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Cass County Courthouse photo

PLATTSMOUTH – A Cass County man who collided with a power pole, totaled a parked car and damaged part of a Beaver Lake residence while drunk will serve a jail sentence.

Beaver Lake resident John P. Folsom, 43, appeared in Cass County District Court Monday morning. He pled no contest in January to one Class W misdemeanor of driving under the influence of alcohol-third offense.

Folsom was arrested July 28 after he drove from Plattsmouth to Beaver Lake in an intoxicated manner. Concerned citizens called authorities about his behavior at Hy-Vee Gas on Highway 75. They said he had almost collided with gas pumps and a parked vehicle at the business and had started driving on the highway.

Citizens began following Folsom on Highway 75 and provided updates to authorities on his location. One of the citizens watched Folsom drive into a ditch and weave across the road. Cass County Attorney Colin Palm said Folsom turned from the highway onto Rock Bluff Road in front of a semi. The semi driver had to apply brakes in order to avoid hitting Folsom’s pickup truck.

Folsom sped down Rock Bluff Road before his vehicle went airborne and severed a wooden power pole. The truck went over a retaining wall and crushed another car after landing on it. Folsom’s truck then went onto a driveway and lawn of a Beaver Lake home. Palm said the force of the collision was hard enough to cause approximately $7,500 in damage to the driveway and lawn.

Palm said Folsom’s insurance company had already paid a settlement to the owner of the other car. The insurance company is still working on providing compensation to the landowner.

Cass County Sheriff’s Office deputies, Murray Fire and Rescue personnel and Omaha Public Power District employees all responded to the scene. Palm said they had trouble reaching Folsom’s vehicle because live electrical wires from the power pole had fallen onto the ground. Authorities closed Rock Bluff Road for a short time because of the live wires.

Rescue units extracted Folsom from his truck and transported him to University of Nebraska Medical Center’s trauma unit. Medical staff conducted a blood draw at 11:18 p.m. and found his blood-alcohol content level was .109.

“Frankly, the defendant is lucky to be alive with what happened here,” Palm said. “We’re all lucky no one else was hurt as a result of this.”

Palm said the Cass County incident marked Folsom’s fifth lifetime DUI offense. His first two DUI offenses came in Douglas County in August and September 2000. A third crime happened in 2005 in Morrill County and the fourth took place in 2010 in Lancaster County.

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The state is only able to apply DUI offenses that happened within the previous 15 years to any new charge. This meant prosecutors could only enhance the 2018 incident to a charge of DUI-third offense.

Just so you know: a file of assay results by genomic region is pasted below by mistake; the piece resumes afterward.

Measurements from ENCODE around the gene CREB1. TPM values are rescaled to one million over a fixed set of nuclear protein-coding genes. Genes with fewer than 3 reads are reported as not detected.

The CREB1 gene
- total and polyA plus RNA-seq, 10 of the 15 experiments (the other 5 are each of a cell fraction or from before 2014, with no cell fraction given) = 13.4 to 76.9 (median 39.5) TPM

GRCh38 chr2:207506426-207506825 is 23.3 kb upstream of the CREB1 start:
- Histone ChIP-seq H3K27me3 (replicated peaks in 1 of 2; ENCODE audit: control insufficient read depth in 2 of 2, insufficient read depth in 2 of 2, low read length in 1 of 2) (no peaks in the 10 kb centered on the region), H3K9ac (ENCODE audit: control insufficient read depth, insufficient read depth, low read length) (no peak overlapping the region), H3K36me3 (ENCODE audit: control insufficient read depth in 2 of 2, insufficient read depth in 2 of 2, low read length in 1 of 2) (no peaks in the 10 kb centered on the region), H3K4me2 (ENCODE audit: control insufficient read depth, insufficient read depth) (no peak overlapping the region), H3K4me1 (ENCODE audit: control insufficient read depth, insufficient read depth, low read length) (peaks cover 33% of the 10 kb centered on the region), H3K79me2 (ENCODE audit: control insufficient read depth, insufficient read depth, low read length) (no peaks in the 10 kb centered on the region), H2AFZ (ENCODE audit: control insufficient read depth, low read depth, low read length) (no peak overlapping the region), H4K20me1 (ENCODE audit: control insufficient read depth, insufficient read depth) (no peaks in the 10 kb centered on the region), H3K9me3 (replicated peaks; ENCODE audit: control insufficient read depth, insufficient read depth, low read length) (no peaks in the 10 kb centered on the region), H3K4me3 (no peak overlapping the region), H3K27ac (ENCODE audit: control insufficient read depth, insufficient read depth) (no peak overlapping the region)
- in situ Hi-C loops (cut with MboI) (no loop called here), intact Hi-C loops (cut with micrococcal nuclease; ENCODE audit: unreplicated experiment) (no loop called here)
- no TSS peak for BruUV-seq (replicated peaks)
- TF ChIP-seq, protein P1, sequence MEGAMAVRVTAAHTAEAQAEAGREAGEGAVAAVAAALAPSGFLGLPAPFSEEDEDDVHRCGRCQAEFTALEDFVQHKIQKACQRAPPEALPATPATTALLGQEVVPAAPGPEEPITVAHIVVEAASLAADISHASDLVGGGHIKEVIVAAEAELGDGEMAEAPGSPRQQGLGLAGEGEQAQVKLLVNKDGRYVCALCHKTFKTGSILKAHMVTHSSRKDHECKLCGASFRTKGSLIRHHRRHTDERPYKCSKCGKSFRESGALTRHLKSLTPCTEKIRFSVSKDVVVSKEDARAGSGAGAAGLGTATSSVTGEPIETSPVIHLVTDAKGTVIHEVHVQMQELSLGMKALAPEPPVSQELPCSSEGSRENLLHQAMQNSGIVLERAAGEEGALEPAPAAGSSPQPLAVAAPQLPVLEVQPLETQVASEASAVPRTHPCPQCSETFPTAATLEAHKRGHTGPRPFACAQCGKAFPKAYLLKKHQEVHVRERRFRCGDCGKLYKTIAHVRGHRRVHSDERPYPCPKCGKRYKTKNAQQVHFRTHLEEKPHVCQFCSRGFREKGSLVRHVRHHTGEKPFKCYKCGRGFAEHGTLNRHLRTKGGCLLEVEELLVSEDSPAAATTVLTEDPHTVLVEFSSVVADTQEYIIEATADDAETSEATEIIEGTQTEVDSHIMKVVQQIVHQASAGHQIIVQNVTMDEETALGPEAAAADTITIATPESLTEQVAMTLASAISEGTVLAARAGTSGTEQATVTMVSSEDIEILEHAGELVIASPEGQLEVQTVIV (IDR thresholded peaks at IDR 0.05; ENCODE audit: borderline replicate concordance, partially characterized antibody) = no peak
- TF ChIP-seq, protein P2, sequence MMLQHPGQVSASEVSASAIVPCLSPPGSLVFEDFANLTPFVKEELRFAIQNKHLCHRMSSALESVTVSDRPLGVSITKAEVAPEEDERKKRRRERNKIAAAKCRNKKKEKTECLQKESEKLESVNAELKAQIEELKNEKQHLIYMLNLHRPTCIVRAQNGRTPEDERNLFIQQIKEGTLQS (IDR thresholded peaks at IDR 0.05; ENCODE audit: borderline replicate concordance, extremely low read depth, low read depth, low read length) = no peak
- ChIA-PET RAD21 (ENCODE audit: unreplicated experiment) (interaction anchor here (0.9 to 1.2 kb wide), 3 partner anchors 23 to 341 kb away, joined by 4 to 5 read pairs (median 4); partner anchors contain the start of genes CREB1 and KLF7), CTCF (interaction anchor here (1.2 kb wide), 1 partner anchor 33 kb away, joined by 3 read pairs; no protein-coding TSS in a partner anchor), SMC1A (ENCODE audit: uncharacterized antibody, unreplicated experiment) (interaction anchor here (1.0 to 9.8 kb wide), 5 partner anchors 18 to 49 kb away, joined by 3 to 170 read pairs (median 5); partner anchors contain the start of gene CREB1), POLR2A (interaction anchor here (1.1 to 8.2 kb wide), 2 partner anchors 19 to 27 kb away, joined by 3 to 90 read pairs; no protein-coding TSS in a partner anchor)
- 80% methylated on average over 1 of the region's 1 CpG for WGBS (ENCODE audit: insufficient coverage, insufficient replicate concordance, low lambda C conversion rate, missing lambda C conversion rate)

Palm said Folsom received probation in each of the 2000 cases and also in the 2005 case. He spent 120 days in jail after the 2010 DUI conviction.

“It’s certainly concerning with this being over a 19-year timeframe,” Palm said. “That is a lot of DUIs to amass in a lifetime.”

Palm said Folsom had been convicted of contributing to the delinquency of a minor in 2009. He was sentenced to 257 days in jail. He later received 12 months of probation for an assault charge in 2015.

Palm said he felt jail was necessary because of the dangerous nature of the drunk-driving crash. He also said Folsom had not corrected his previous behaviors even after receiving probation in earlier DUI cases.

Defense attorney Ann Addison-Wageman said she felt probation would benefit society more than a jail term. She said she had known Folsom for more than ten years and said he needed to be enrolled in therapy and treatment sessions. She said probation would help him remain in a productive place in society.

“My experience with Mr. Folsom is that he does well when he is medicated and addresses his sobriety,” Addison-Wageman said. “I think you see these results in prior probations. Mr. Folsom doesn’t have disrespect for the law and he doesn’t thumb his nose at rules. When he is not in therapy his mental health deteriorates, and he has episodes that have led to his arrests.”

Judge Michael Smith said probation was not a viable option. He said Folsom had been driving on a suspended license at the time and would be a risk to re-offend if he was placed on probation.

Smith ordered Folsom to serve one year in Cass County Jail. He must pay a mandatory $1,000 fine and will have his driver’s license suspended for 15 years. Folsom will be able to apply for an ignition interlock device permit after 45 days without driving.

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